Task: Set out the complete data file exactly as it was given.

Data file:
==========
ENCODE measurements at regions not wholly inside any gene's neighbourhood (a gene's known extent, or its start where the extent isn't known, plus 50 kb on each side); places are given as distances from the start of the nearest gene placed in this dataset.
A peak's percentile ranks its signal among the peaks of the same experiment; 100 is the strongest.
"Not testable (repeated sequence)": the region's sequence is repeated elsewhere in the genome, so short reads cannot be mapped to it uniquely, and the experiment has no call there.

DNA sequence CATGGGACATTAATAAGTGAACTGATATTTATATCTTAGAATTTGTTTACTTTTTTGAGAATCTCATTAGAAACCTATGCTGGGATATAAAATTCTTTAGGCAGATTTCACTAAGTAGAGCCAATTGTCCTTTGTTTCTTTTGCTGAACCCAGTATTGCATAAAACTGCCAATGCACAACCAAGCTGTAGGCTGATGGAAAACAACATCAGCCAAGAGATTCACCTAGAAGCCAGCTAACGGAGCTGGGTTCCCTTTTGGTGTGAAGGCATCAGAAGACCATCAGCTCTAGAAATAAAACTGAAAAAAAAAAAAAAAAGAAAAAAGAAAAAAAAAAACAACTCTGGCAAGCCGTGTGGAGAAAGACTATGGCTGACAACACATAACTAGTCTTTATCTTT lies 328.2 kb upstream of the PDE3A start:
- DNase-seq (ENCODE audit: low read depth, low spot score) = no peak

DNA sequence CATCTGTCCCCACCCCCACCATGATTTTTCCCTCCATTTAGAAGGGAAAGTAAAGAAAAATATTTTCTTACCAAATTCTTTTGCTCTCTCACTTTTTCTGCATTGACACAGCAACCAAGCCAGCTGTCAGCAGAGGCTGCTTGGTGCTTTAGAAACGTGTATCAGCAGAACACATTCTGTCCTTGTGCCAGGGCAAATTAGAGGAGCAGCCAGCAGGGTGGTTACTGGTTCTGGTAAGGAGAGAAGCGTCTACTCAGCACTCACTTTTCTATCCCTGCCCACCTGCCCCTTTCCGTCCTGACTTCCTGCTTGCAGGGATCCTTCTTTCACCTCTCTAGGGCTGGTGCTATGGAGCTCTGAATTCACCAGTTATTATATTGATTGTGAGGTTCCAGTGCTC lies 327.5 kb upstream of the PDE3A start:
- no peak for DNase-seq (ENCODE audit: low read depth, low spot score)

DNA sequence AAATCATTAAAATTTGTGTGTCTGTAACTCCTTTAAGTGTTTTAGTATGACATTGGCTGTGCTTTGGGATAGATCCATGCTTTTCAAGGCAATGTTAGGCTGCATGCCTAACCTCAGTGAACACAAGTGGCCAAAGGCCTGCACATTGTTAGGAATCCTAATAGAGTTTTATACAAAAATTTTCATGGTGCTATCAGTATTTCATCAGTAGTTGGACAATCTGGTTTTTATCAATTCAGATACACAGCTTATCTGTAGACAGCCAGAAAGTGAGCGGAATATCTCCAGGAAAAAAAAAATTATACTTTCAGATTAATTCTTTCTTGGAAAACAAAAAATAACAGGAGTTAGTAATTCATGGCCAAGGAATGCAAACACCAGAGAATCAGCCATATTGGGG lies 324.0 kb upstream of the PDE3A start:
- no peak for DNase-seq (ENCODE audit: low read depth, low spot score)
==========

ENCODE measurements at regions not wholly inside any gene's neighbourhood (a gene's known extent, or its start where the extent isn't known, plus 50 kb on each side); places are given as distances from the start of the nearest gene placed in this dataset.
A peak's percentile ranks its signal among the peaks of the same experiment; 100 is the strongest.
"Not testable (repeated sequence)": the region's sequence is repeated elsewhere in the genome, so short reads cannot be mapped to it uniquely, and the experiment has no call there.

DNA sequence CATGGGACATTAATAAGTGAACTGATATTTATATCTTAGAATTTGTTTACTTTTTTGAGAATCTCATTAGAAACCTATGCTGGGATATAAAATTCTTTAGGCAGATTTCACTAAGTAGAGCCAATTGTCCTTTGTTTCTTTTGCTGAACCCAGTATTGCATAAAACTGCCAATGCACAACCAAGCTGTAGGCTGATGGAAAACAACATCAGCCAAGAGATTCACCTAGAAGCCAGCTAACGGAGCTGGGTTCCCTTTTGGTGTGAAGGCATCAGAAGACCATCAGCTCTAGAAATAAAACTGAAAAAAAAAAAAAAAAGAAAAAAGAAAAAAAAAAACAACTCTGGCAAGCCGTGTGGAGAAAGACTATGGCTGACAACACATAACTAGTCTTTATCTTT lies 328.2 kb upstream of the PDE3A start:
- DNase-seq (ENCODE audit: low read depth, low spot score) = no peak

DNA sequence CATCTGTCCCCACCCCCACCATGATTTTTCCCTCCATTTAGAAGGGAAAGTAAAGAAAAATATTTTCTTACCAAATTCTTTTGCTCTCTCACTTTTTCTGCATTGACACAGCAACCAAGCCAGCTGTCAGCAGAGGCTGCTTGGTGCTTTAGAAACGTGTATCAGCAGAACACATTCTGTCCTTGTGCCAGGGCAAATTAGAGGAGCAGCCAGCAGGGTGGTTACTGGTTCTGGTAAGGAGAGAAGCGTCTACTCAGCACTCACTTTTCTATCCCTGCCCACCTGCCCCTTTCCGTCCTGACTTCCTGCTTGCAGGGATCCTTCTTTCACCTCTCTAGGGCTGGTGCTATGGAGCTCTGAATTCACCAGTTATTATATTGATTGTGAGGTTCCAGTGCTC lies 327.5 kb upstream of the PDE3A start:
- no peak for DNase-seq (ENCODE audit: low read depth, low spot score)

DNA sequence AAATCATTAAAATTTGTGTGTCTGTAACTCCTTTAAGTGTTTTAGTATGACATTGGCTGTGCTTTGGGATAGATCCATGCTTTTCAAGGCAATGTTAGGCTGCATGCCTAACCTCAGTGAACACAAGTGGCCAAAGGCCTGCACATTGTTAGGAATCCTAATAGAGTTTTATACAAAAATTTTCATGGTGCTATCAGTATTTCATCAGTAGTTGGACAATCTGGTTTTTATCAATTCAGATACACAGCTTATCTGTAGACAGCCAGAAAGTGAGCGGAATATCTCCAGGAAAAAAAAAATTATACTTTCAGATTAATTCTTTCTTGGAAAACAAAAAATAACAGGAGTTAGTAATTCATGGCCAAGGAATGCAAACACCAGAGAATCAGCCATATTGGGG lies 324.0 kb upstream of the PDE3A start:
- no peak for DNase-seq (ENCODE audit: low read depth, low spot score)